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Credit Cards

How to manage overpayments on credit cards

Overpayment is when you pay more than what you owe, thus resulting in a negative credit card balance.

Overpayment is when you pay more than what you owe. The mistake results in a negative credit card balance, which means the credit card company owes you money.

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Date:
February 9, 2022
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No one wants to pay credit card companies more than they need to. But mistakes happen, especially when juggling due dates and different payments each month. 

How do most people overpay their credit card? 

It’s not a common issue, but one of the most common ways people overpay their cards is by manually entering the wrong payment amount. Some folks aren’t careful and end up typing the wrong number. Others just aren’t good at math.

Autopay can prevent you from accidentally overpaying on your credit cards. Most credit card issuers offer three automatic payment options:

  • pay the account balance in full, 
  • make the minimum payment ,
  • or, enter a custom amount you wish to pay.

Whenever you can, pay the balance in full, so you don’t end up paying interest charges. Setting up autopay for any of these options can insure against overpayment every month.

What happens if I've overpaid my credit card? 

More often than not, overpayment is not a bad thing. However, it can cause problems if it's a huge amount, triggering fraud actions with your card issuer, which could potentially result in your account’s closure. 

If your overpayment is significantly large, it can even raise flags around money laundering.

However, overpayment isn’t the end of the world.

1. It does not affect your credit score. Having a negative balance on a credit report does not lower or raise your score.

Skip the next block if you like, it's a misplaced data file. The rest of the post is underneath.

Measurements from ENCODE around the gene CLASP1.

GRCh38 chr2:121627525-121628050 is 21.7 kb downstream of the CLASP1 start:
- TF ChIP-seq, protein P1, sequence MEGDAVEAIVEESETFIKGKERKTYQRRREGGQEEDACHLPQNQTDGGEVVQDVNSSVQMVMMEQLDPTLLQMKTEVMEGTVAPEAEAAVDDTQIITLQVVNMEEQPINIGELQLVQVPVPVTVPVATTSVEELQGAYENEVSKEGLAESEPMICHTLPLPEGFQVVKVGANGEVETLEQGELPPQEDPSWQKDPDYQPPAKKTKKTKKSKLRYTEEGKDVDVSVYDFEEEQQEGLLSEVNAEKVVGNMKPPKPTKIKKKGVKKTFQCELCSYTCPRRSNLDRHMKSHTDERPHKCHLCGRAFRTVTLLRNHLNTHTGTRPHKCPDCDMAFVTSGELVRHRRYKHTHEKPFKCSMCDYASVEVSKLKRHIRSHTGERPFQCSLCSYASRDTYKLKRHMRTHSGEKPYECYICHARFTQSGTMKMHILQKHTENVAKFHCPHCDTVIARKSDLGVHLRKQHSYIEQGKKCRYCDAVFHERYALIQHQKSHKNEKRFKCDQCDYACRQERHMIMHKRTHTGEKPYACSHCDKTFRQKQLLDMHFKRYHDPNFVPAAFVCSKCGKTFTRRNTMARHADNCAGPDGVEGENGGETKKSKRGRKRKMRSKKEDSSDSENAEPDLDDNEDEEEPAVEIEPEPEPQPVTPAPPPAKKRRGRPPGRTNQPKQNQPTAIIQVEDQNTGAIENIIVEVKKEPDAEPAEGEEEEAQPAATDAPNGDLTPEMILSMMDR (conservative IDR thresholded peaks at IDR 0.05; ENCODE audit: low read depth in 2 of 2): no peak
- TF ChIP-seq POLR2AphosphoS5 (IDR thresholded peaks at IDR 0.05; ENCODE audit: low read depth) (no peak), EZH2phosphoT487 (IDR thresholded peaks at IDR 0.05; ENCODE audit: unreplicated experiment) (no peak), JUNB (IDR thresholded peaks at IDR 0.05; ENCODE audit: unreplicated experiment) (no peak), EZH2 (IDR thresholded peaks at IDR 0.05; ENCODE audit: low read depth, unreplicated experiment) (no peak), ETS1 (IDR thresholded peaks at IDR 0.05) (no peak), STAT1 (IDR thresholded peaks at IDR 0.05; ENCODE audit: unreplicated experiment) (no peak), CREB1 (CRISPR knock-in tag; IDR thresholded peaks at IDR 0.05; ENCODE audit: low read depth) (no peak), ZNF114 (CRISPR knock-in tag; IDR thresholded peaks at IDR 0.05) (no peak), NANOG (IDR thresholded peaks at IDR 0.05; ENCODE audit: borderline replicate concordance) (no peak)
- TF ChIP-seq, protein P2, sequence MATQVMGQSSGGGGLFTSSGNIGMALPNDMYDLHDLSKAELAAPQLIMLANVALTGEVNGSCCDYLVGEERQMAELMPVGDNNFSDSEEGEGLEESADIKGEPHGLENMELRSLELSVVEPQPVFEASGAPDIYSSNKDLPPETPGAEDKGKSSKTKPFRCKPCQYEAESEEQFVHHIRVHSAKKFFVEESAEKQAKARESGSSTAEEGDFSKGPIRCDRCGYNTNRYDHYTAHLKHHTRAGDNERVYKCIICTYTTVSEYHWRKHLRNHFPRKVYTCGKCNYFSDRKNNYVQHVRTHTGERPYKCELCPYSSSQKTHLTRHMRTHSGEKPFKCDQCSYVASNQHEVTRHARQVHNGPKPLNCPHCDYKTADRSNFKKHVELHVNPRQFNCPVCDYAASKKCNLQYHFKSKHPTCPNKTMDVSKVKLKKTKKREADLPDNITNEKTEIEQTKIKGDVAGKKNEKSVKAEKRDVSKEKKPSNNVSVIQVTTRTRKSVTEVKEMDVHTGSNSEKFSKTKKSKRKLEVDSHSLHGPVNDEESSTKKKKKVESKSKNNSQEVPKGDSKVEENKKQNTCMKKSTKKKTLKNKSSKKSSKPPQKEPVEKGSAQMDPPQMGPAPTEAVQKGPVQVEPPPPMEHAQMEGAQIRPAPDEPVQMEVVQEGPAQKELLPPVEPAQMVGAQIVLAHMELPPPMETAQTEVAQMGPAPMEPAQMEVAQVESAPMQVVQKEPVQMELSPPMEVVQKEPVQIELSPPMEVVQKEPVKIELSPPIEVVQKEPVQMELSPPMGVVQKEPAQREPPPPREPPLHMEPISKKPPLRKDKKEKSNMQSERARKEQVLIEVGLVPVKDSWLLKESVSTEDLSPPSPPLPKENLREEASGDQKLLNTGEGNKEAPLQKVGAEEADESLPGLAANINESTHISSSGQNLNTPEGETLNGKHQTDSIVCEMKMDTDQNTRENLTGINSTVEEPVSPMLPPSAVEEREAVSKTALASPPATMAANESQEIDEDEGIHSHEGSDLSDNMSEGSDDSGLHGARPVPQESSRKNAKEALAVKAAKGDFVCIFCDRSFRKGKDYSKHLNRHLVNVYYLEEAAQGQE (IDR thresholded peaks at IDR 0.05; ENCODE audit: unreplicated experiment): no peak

2. It does not increase your credit limit. Although overpaying can temporarily increase your spending power, your credit limit and credit utilization does not increase or change at all.

3. You don't earn interest for overpaying. You can't earn interest on the money that you overpay on a credit card account like you do with an interest-earning savings account.

How can I correct an overpaid credit card?

Not sure how to fix an overpaid credit card? There are a couple of options to help you get back on track:

1. Use it for new purchases. The simplest way to handle paying too much on your card is to use the extra funds for your next card purchase. This happens automatically, when the overpayment is applied against your monthly balance. 

2. Request a refund. If you want the money back, instead of applying it to your next card purchase, write your card issuer. They typically offer a couple of options, such as a check or money order. If you choose to transfer the funds via direct deposit, it can take up to seven days to appear in your bank account.

3. Do nothing. If you don’t use the money or request a refund, your credit card company is obligated to make a good faith effort and refund the amount due to you. According to the Truth in Lending Act, this process has to be initiated within a reasonable timeframe for any amount exceeding $1 in an overpayment that results in a negative balance.

                                                          5 reasons for a negative credit card balance.

How can Bright help

Bright can make card payments for you, never paying more than you owe. 

Bright is a smarter, faster way to manage your credit card payments. Powered by MoneyScience™, a new patented system built on 34 algorithms, Bright studies your finances and makes smart payments for you, always on time and always optimized to save on interest charges. With Bright, you'll pay off credit card debts faster, automatically.

If you don't have it yet, download the Bright app from the App Store or Google Play. Connect your bank account and your cards, set your own goals, then let Bright get to work.

Recommended Readings:

How to be a smart credit card user

What is a negative balance on a credit card?

Technical Content Writer

With a postgraduate degree in commerce from The University of Sydney, Pranay has his finger on the pulse of the finance industry. Breaking down complex financial concepts is his forte.

With a postgraduate degree in commerce from The University of Sydney, Pranay has his finger on the pulse of the finance industry. Breaking down complex financial concepts is his forte.

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